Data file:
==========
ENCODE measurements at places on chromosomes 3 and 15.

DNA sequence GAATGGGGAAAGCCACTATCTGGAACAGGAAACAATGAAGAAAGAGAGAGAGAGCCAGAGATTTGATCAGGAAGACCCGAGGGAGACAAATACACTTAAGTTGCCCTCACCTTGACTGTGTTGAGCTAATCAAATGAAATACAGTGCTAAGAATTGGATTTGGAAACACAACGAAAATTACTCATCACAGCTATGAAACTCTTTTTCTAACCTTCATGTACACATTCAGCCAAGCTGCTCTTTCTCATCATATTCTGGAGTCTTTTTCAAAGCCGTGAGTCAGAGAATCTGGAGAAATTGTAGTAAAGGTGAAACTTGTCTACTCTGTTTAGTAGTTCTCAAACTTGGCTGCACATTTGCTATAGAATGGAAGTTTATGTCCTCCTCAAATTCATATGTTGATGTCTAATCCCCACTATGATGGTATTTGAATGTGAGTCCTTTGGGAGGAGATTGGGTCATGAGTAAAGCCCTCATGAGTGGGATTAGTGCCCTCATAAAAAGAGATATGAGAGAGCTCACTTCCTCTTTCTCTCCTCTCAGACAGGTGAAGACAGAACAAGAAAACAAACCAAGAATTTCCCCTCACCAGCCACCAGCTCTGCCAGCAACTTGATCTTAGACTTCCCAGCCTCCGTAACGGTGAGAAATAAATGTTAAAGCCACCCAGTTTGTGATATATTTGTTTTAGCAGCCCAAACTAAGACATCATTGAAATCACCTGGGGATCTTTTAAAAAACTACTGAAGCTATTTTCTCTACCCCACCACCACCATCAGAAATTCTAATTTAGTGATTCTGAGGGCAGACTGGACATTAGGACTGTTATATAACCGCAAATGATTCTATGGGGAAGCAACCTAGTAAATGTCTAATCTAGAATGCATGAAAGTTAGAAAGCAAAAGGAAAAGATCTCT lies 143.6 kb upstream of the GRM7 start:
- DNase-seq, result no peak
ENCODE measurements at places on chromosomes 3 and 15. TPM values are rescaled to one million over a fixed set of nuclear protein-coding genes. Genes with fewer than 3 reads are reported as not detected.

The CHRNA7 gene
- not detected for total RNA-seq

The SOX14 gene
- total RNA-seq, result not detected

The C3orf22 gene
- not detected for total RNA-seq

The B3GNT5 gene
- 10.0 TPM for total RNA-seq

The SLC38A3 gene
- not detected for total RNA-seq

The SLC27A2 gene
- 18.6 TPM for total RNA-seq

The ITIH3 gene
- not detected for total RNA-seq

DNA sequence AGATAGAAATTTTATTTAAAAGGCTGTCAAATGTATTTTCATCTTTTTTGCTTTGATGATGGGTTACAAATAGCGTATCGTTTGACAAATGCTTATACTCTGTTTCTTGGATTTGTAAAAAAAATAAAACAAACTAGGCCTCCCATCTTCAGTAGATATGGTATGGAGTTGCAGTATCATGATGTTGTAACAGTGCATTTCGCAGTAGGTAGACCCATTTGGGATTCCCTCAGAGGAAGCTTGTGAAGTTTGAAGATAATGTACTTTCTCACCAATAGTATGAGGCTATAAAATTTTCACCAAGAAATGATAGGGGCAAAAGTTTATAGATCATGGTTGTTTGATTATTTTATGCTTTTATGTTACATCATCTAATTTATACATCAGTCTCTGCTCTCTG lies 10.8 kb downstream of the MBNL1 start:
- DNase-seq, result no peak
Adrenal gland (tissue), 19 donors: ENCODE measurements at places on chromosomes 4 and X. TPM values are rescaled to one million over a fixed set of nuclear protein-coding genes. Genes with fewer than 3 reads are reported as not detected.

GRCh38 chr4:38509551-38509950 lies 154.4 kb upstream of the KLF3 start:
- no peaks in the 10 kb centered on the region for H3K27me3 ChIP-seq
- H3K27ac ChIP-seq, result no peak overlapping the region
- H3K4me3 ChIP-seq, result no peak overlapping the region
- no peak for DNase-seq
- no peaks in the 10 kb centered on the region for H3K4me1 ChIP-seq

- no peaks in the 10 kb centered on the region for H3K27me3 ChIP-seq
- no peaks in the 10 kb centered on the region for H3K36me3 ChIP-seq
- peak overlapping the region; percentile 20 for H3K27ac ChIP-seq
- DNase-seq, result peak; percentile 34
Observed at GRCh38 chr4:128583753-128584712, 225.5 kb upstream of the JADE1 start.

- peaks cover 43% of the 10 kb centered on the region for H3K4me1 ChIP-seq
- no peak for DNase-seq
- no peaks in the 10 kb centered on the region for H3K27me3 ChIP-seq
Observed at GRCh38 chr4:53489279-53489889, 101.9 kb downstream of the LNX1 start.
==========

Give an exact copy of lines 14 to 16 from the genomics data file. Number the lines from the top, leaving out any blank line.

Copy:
- not detected for total RNA-seq

The SLC27A2 gene
- 18.6 TPM for total RNA-seq